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NY Fed’s Stephen Friedman resigns over ties to Goldman

By Carol Eisenberg

May 8, 2009 at 12:27pm

His nickname at Goldman Sachs was “Mr. Inside,” and for decades, Stephen Friedman’s extensive contacts and expertise made him a go-to player on Wall Street.

But it was precisely that web of connections that raised conflict-of-interest issues in his latest job as non-executive chairman of the powerful Federal Reserve Bank of New York.

Friedman, 71, resigned from the post Thursday amid questions about his continuing ties to Goldman Sachs, which were first raised in a Wall Street Journal story Monday.

“Although I have been in compliance with the rules, my public service motivated continuation on the Reserve Bank Board is being mischaracterized as improper,” he wrote in a letter to New York Fed President William Dudley. “The Federal Reserve System has important work to do and does not need this distraction.”

In its story, the Journal had disclosed that Friedman was allowed to lead the New York Fed and remain a Goldman director and shareholder, in violation of Fed policy because of Goldman’s new status as a bank holding company. The New York Fed sought a one-year waiver of that rule, which was granted by the Federal Reserve board in Washington in January.

While the waiver was under consideration, in December, Friedman bought 37,300 more Goldman shares, the paper reported. He also bought more shares the day after the waiver came through. The purchases, which gave him a $3 million paper gain, were disclosed in Securities and Exchange Commission filings.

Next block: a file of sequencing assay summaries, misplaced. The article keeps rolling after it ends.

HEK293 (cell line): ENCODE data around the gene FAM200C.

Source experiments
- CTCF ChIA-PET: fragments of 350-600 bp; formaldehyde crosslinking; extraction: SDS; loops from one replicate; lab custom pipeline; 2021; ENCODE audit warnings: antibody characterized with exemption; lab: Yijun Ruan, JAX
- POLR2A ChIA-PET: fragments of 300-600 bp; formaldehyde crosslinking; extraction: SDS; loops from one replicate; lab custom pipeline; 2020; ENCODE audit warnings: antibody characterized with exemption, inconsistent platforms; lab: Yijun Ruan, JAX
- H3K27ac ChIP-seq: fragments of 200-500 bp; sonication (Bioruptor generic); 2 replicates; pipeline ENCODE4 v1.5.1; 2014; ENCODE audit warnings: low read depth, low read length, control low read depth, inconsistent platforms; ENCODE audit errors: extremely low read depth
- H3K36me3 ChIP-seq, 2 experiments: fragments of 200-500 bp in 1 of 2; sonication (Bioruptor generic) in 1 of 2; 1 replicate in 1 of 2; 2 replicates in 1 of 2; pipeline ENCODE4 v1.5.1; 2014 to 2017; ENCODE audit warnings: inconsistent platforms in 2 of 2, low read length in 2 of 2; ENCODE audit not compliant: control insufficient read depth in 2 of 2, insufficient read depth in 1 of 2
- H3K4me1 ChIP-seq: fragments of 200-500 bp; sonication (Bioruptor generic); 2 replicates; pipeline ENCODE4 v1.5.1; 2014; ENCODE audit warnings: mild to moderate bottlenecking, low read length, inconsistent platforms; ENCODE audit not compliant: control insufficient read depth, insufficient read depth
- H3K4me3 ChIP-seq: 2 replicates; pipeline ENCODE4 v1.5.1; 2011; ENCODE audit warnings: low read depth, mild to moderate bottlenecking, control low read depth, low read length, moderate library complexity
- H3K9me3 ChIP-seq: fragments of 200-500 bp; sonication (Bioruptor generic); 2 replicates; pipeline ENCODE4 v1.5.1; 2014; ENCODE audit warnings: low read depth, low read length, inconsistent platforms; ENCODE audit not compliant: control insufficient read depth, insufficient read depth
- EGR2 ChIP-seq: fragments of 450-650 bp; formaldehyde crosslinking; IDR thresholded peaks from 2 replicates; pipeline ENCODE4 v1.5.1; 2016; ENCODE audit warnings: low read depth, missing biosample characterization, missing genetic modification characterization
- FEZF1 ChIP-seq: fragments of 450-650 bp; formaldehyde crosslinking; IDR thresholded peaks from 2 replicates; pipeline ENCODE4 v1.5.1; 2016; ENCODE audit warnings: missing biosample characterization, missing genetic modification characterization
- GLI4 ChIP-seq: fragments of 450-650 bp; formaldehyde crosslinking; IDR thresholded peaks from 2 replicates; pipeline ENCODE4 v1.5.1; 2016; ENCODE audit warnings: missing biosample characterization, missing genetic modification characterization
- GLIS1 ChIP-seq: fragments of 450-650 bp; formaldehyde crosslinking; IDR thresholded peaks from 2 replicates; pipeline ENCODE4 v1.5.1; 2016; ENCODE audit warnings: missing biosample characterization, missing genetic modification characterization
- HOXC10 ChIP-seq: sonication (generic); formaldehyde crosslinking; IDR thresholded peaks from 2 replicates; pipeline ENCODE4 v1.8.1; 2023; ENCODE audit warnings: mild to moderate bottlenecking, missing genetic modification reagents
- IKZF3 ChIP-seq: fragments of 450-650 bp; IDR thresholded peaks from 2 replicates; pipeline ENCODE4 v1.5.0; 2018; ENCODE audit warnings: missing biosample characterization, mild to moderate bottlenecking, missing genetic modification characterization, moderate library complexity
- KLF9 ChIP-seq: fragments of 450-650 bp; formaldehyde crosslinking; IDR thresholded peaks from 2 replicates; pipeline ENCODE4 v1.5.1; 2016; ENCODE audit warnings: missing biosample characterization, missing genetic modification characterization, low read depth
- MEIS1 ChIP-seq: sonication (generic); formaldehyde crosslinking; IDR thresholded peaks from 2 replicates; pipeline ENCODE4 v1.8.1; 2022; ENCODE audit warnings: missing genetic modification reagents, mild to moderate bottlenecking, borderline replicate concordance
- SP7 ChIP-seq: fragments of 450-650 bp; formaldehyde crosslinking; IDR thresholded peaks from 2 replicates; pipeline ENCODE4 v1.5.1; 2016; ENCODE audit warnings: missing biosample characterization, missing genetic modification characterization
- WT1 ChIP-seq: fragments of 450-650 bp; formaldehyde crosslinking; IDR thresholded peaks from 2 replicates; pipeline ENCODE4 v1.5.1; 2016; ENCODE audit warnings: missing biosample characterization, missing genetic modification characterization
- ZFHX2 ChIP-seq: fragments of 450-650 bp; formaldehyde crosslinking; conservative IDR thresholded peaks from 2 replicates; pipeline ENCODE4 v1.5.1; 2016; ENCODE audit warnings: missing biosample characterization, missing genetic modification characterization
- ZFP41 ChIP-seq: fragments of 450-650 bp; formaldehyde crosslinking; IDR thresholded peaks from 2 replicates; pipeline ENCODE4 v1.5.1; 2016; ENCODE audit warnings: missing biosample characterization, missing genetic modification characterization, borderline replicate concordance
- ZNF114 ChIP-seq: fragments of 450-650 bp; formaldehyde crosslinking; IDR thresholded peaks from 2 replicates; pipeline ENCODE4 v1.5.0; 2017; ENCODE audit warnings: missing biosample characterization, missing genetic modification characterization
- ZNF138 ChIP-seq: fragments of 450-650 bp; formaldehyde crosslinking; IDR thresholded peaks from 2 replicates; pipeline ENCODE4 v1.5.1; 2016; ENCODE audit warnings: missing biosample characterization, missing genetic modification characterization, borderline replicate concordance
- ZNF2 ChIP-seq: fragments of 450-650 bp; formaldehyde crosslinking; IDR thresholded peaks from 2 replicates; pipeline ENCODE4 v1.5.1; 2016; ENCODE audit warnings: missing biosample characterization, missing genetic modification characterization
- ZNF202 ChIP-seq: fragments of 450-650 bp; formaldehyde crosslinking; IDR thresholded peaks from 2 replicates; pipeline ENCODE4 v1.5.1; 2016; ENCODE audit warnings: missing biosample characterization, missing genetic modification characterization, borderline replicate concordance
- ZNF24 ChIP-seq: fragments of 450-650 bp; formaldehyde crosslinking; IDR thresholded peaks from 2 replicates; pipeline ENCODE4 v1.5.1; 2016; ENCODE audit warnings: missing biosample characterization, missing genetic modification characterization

Friedman originally told the Journal that his role at the New York Fed wasn’t a policy-making one and that he saw “no conflict whatsoever in owning shares” of Goldman.

He noted that when he became an economic adviser to former President George W. Bush, he had had to sell nearly all his investments, in a process he described as “very costly and a difficult thing to manage.”

A longtime star of the financial world, Friedman had worked as an investment banker, a private-equity executive and an economic adviser to the president.

The bulk of his career, however, was spent at Goldman Sachs, where he held numerous executive roles. He was the company’s co-chief operating officer from 1987 to 1990, co-chairman, along with his longtime friend Robert E. Rubin, from 1990 to 1992, and the sole chairman from 1992 to 1994; he still serves as a director.

Admired for his intelligence and low-key style, Friedman has a welter of relationships in the philanthropic world as well. He is chairman emeritus of the board of Columbia University, where he attended law school, chairman emeritus of the executive committee of the Brookings Institution, and a member of the Council on Foreign Relations.

Out of work, he is said to be an avid chess player and wrestler. A wrestling center at his alma mater, Cornell University, bears his name. His son David Benioff, wrote the screenplay for The Kite Runner and X-Men Origins: Wolverine and is married to actress Amanda Peet. His brother, Richard, is a constitutional law scholar at the University of Michigan.

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